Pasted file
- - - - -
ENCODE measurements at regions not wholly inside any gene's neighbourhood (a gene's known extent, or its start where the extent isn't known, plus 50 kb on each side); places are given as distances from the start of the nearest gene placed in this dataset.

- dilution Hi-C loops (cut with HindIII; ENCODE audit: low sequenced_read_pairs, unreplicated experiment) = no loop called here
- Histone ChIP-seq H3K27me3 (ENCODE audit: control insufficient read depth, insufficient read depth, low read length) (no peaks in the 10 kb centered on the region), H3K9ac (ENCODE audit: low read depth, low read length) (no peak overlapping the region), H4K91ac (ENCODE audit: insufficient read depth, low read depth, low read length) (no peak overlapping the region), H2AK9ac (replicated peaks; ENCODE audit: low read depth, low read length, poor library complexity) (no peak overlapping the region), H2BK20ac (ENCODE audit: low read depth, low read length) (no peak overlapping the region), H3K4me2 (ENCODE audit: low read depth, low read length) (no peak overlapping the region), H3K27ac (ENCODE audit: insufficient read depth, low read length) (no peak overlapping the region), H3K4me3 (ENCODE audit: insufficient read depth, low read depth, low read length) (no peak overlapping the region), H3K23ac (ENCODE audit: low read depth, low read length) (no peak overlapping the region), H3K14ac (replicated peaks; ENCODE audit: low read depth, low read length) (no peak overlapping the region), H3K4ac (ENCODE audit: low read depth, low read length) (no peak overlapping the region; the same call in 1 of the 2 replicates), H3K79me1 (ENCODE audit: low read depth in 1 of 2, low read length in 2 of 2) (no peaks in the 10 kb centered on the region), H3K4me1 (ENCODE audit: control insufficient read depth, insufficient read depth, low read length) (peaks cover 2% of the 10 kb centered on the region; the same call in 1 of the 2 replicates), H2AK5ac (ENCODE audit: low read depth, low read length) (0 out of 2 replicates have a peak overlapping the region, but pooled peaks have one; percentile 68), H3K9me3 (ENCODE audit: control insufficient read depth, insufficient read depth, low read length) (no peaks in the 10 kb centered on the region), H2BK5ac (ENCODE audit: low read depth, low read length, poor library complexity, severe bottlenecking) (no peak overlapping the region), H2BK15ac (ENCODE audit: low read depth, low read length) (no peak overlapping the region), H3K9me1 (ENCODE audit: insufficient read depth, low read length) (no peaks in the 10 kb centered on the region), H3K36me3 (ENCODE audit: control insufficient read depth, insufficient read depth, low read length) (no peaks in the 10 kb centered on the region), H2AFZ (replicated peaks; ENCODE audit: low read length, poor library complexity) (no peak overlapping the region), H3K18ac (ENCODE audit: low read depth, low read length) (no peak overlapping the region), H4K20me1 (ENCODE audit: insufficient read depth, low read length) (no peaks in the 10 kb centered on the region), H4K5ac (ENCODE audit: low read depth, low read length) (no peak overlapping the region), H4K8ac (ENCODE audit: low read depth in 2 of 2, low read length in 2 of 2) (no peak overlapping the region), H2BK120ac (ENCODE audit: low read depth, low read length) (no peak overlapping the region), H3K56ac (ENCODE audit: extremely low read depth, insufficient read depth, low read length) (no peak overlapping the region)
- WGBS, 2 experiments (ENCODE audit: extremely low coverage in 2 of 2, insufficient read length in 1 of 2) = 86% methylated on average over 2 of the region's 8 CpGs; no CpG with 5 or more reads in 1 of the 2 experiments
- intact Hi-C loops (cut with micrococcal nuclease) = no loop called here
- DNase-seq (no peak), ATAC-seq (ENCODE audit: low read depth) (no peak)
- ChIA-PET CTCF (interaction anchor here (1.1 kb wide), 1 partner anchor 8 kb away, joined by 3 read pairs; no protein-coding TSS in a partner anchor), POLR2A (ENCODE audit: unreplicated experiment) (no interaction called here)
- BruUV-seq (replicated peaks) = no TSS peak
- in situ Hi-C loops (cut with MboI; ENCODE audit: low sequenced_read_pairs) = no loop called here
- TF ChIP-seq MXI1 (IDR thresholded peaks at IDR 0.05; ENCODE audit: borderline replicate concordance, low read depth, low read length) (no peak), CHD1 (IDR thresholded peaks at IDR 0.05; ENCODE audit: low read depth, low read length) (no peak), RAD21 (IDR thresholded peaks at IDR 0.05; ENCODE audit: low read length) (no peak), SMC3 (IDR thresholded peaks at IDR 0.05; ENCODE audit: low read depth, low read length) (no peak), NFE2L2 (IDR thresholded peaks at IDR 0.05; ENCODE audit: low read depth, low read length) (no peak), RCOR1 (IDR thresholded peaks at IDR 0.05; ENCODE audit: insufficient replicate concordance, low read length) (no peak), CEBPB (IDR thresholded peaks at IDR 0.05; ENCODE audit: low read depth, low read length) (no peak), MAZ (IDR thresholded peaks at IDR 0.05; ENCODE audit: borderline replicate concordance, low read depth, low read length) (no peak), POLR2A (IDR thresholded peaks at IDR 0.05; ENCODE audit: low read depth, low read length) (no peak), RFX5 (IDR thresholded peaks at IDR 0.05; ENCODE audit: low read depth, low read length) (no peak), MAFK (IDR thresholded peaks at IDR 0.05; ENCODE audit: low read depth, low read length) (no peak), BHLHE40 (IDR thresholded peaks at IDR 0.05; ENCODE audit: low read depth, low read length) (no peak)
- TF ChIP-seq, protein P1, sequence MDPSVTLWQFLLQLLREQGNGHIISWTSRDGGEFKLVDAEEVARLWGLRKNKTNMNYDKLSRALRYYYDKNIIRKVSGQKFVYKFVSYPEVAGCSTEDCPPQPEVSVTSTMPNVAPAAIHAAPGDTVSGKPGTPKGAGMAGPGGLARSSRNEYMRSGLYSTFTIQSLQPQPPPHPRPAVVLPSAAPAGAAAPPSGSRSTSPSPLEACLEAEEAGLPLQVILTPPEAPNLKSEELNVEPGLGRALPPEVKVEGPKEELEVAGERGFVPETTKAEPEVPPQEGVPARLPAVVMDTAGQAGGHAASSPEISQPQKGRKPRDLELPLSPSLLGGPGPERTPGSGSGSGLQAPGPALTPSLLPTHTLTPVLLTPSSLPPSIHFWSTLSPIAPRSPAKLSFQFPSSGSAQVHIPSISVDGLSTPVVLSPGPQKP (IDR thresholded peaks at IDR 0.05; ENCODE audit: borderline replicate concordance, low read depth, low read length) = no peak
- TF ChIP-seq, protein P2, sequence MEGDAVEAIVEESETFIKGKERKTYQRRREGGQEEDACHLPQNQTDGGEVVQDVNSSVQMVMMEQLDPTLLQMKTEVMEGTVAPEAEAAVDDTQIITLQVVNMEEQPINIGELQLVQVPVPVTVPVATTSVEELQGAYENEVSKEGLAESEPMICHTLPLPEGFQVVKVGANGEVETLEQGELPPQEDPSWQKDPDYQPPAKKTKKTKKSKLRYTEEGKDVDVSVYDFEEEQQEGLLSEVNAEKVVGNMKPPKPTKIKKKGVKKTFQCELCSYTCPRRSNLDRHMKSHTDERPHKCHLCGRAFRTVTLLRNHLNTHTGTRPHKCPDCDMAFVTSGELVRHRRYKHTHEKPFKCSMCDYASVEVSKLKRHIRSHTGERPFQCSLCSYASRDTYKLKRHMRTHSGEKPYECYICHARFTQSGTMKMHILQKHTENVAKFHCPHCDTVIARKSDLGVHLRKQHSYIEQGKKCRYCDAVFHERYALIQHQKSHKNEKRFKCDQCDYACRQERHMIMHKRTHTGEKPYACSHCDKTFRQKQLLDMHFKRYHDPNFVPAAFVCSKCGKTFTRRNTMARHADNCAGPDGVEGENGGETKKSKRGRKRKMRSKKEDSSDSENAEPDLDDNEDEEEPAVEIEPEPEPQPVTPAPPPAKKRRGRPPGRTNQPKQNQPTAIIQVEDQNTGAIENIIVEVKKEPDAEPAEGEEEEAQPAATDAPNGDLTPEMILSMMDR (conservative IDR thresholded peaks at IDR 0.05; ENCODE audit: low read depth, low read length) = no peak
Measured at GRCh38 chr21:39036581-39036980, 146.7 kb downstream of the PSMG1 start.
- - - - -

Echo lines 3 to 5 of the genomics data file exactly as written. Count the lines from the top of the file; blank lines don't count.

- Histone ChIP-seq H3K27me3 (ENCODE audit: control insufficient read depth, insufficient read depth, low read length) (no peaks in the 10 kb centered on the region), H3K9ac (ENCODE audit: low read depth, low read length) (no peak overlapping the region), H4K91ac (ENCODE audit: insufficient read depth, low read depth, low read length) (no peak overlapping the region), H2AK9ac (replicated peaks; ENCODE audit: low read depth, low read length, poor library complexity) (no peak overlapping the region), H2BK20ac (ENCODE audit: low read depth, low read length) (no peak overlapping the region), H3K4me2 (ENCODE audit: low read depth, low read length) (no peak overlapping the region), H3K27ac (ENCODE audit: insufficient read depth, low read length) (no peak overlapping the region), H3K4me3 (ENCODE audit: insufficient read depth, low read depth, low read length) (no peak overlapping the region), H3K23ac (ENCODE audit: low read depth, low read length) (no peak overlapping the region), H3K14ac (replicated peaks; ENCODE audit: low read depth, low read length) (no peak overlapping the region), H3K4ac (ENCODE audit: low read depth, low read length) (no peak overlapping the region; the same call in 1 of the 2 replicates), H3K79me1 (ENCODE audit: low read depth in 1 of 2, low read length in 2 of 2) (no peaks in the 10 kb centered on the region), H3K4me1 (ENCODE audit: control insufficient read depth, insufficient read depth, low read length) (peaks cover 2% of the 10 kb centered on the region; the same call in 1 of the 2 replicates), H2AK5ac (ENCODE audit: low read depth, low read length) (0 out of 2 replicates have a peak overlapping the region, but pooled peaks have one; percentile 68), H3K9me3 (ENCODE audit: control insufficient read depth, insufficient read depth, low read length) (no peaks in the 10 kb centered on the region), H2BK5ac (ENCODE audit: low read depth, low read length, poor library complexity, severe bottlenecking) (no peak overlapping the region), H2BK15ac (ENCODE audit: low read depth, low read length) (no peak overlapping the region), H3K9me1 (ENCODE audit: insufficient read depth, low read length) (no peaks in the 10 kb centered on the region), H3K36me3 (ENCODE audit: control insufficient read depth, insufficient read depth, low read length) (no peaks in the 10 kb centered on the region), H2AFZ (replicated peaks; ENCODE audit: low read length, poor library complexity) (no peak overlapping the region), H3K18ac (ENCODE audit: low read depth, low read length) (no peak overlapping the region), H4K20me1 (ENCODE audit: insufficient read depth, low read length) (no peaks in the 10 kb centered on the region), H4K5ac (ENCODE audit: low read depth, low read length) (no peak overlapping the region), H4K8ac (ENCODE audit: low read depth in 2 of 2, low read length in 2 of 2) (no peak overlapping the region), H2BK120ac (ENCODE audit: low read depth, low read length) (no peak overlapping the region), H3K56ac (ENCODE audit: extremely low read depth, insufficient read depth, low read length) (no peak overlapping the region)
- WGBS, 2 experiments (ENCODE audit: extremely low coverage in 2 of 2, insufficient read length in 1 of 2) = 86% methylated on average over 2 of the region's 8 CpGs; no CpG with 5 or more reads in 1 of the 2 experiments
- intact Hi-C loops (cut with micrococcal nuclease) = no loop called here